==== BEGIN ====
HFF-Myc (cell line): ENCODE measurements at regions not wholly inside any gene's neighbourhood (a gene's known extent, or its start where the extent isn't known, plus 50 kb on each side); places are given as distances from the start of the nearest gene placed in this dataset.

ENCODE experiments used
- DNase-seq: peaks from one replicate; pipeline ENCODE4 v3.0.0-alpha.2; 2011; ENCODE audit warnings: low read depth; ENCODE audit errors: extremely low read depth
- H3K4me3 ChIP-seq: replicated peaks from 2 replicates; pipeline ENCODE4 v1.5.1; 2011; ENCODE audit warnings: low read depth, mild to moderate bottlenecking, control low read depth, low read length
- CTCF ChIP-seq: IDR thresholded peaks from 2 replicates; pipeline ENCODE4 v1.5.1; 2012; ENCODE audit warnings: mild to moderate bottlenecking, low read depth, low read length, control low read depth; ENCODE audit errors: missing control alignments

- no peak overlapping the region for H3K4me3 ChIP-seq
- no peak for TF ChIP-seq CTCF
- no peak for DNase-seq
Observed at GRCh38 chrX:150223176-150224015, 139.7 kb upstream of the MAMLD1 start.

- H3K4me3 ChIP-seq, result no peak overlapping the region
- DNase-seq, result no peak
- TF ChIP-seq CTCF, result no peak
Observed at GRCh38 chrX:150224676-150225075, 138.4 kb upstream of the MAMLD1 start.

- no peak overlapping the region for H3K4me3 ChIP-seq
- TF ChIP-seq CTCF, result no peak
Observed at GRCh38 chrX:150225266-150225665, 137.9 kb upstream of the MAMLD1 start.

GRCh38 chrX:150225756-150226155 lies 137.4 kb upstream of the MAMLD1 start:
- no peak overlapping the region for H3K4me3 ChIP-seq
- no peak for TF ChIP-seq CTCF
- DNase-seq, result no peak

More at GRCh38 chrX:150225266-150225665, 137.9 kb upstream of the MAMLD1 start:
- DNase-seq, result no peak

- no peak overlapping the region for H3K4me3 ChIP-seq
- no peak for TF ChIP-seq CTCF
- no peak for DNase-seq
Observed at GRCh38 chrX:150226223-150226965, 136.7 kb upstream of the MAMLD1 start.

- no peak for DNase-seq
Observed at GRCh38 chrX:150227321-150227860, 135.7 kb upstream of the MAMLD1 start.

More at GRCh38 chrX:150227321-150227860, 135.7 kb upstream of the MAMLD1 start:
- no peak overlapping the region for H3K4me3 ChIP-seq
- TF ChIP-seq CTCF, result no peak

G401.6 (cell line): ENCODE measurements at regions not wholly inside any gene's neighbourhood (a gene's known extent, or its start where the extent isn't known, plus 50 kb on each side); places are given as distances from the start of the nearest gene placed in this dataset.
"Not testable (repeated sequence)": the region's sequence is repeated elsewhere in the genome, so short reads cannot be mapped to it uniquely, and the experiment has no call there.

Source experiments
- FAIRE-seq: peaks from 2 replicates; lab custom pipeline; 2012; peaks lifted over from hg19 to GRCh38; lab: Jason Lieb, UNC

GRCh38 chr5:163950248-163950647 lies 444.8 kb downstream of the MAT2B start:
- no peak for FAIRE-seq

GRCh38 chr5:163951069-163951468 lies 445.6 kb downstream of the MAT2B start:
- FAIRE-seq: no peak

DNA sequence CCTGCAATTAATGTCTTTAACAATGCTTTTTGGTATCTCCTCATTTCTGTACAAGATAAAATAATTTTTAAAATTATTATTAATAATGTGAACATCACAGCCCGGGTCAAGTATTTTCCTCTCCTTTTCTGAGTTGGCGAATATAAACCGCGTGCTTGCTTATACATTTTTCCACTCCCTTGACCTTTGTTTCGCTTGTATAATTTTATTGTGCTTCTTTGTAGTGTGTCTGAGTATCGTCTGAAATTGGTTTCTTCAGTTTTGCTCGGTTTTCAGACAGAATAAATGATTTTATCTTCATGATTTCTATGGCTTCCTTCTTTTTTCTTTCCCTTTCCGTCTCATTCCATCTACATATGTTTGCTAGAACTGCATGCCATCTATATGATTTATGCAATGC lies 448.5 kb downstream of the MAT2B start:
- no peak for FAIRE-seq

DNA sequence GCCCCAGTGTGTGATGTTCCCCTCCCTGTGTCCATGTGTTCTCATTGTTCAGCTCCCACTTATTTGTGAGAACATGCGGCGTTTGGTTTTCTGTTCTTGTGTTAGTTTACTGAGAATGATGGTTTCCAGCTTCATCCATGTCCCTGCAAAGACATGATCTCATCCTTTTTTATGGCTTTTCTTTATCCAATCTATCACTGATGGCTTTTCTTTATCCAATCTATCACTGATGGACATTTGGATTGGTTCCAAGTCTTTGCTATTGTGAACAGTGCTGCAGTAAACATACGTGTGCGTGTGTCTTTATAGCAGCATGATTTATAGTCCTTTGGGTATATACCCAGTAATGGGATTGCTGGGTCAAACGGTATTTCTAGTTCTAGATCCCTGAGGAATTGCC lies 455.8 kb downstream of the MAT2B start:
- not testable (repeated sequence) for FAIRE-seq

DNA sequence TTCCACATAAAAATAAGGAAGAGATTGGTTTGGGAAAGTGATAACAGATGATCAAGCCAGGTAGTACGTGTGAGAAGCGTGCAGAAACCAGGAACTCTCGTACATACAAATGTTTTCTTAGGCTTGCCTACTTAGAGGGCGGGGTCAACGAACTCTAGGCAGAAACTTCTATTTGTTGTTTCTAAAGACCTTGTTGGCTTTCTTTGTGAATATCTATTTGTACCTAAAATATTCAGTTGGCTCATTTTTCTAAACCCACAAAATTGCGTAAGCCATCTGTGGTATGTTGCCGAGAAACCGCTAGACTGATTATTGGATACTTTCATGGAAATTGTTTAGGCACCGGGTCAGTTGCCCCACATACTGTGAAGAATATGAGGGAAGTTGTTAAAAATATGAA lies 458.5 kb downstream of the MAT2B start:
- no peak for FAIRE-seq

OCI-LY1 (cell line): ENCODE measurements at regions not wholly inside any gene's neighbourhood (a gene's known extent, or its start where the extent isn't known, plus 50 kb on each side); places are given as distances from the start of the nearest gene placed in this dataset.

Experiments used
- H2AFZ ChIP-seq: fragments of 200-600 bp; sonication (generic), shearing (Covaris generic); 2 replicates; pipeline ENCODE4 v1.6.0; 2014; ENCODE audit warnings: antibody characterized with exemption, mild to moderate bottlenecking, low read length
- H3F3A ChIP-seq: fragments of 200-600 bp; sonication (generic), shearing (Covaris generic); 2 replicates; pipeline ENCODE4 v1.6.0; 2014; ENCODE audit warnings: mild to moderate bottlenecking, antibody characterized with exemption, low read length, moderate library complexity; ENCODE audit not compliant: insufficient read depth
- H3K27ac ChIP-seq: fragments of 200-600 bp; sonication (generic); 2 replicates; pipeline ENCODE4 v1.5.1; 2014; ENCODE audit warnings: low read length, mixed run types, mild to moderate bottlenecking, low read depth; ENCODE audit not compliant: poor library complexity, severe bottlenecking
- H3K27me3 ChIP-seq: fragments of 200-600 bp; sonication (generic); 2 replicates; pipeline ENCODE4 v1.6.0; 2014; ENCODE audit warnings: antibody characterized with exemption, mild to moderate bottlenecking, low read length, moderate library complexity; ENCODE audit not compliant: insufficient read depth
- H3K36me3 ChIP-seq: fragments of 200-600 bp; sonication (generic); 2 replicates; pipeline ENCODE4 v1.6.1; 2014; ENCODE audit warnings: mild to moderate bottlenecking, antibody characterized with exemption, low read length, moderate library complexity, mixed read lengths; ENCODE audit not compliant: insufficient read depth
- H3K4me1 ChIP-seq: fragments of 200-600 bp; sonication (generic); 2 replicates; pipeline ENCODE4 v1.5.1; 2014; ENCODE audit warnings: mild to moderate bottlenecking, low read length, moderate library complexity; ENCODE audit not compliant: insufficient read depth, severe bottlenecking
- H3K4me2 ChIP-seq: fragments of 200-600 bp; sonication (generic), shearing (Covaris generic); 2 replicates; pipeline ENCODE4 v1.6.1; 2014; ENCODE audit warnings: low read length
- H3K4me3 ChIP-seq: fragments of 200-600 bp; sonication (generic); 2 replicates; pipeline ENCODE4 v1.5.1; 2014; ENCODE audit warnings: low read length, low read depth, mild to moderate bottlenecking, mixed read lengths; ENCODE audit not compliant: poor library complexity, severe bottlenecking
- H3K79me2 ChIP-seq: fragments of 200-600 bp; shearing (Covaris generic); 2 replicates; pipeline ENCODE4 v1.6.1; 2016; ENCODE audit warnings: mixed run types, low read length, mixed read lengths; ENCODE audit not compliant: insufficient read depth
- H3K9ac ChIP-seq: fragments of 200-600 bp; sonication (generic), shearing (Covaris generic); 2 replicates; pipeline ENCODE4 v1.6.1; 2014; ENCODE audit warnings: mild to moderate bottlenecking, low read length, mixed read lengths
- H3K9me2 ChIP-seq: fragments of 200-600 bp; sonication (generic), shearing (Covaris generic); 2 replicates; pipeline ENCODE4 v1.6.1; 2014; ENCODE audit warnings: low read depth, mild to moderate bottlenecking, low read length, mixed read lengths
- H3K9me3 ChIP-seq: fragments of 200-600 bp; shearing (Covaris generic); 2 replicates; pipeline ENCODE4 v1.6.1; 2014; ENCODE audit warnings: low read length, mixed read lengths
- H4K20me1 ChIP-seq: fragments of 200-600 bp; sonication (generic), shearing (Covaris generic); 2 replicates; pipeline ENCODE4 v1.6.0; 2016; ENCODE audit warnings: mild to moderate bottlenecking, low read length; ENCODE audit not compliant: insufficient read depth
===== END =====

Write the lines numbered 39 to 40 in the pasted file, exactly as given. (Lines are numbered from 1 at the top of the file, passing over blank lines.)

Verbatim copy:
- FAIRE-seq: no peak

DNA sequence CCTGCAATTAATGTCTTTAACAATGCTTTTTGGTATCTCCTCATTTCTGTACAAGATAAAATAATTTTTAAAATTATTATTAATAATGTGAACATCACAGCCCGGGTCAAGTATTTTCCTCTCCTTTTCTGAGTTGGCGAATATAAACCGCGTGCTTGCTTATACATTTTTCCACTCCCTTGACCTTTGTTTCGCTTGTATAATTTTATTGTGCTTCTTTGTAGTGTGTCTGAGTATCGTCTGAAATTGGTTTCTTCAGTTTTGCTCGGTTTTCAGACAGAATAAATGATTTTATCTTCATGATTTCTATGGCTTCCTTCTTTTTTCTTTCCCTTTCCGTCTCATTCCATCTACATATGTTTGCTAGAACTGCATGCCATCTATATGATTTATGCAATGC lies 448.5 kb downstream of the MAT2B start: